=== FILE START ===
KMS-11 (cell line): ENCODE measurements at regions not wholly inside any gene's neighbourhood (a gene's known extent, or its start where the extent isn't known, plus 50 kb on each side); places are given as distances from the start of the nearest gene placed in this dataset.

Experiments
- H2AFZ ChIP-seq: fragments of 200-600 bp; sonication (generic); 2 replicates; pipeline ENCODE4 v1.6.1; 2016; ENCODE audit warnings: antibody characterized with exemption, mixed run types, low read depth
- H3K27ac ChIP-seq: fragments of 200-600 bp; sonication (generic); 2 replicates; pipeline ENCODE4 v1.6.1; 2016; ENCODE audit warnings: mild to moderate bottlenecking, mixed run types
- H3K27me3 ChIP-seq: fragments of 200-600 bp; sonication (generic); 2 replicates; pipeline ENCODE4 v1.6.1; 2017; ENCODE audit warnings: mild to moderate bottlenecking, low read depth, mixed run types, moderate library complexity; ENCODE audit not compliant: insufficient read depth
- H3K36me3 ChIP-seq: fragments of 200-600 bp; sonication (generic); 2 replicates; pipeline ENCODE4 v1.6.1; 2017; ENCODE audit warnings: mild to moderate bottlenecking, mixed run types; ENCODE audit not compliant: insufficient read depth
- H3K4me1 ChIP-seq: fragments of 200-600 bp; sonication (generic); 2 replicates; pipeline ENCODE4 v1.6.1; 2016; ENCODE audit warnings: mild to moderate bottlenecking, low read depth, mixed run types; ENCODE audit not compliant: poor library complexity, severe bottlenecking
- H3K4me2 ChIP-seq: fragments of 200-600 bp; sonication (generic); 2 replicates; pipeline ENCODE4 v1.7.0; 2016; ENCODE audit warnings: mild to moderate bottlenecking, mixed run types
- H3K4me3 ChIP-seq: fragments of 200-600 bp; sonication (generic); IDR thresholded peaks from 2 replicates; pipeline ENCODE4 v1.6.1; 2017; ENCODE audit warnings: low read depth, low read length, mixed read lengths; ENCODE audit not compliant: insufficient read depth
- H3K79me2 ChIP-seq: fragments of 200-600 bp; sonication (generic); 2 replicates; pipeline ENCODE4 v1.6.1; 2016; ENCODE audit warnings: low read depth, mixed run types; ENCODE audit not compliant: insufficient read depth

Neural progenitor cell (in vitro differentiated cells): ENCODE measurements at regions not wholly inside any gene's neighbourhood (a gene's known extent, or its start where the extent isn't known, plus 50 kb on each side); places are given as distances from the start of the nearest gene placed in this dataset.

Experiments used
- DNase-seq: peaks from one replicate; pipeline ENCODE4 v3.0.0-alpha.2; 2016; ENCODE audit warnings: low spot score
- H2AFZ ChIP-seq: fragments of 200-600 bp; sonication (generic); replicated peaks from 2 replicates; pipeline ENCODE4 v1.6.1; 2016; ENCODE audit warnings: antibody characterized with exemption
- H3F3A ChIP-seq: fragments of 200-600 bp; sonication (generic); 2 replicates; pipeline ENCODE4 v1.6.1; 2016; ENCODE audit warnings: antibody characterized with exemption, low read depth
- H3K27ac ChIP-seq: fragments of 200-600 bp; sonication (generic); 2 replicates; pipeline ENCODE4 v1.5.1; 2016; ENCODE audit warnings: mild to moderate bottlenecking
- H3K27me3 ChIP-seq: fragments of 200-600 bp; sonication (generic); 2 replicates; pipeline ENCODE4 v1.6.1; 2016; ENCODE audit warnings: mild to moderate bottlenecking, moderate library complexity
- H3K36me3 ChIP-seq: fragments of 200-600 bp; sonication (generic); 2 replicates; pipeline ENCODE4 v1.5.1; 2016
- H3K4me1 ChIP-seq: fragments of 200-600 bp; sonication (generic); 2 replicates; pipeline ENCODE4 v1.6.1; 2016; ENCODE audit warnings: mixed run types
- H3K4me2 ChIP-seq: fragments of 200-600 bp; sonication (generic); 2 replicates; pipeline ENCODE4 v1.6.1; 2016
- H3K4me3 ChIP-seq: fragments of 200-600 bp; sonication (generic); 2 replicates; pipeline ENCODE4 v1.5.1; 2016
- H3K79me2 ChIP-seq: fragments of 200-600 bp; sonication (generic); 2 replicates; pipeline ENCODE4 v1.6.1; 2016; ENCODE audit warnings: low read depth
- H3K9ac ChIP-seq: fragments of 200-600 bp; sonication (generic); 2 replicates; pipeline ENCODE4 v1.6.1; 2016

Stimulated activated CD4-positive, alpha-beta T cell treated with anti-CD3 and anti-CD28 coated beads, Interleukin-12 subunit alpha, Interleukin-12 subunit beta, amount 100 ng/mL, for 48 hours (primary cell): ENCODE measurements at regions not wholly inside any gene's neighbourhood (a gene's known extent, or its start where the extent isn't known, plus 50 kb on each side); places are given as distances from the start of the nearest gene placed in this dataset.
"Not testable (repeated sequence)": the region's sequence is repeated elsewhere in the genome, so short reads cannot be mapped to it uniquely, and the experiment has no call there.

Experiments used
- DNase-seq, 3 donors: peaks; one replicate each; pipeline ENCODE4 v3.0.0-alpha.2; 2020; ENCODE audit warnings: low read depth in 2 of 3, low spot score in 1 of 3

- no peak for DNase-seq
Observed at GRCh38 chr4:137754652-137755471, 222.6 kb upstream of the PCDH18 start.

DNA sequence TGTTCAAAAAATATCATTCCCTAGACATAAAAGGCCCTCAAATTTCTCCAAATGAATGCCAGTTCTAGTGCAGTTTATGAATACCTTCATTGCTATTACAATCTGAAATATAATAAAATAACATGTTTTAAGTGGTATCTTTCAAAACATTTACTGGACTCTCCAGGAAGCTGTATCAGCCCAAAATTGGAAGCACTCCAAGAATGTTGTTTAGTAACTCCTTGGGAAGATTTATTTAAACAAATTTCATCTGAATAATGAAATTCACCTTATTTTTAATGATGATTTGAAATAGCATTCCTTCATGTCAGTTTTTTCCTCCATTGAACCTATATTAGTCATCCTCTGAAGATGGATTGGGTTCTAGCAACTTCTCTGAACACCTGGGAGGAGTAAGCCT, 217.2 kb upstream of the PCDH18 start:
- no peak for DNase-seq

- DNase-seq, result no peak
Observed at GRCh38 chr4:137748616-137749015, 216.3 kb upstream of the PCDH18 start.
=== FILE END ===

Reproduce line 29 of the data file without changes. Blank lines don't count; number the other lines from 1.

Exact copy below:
Observed at GRCh38 chr4:137754652-137755471, 222.6 kb upstream of the PCDH18 start.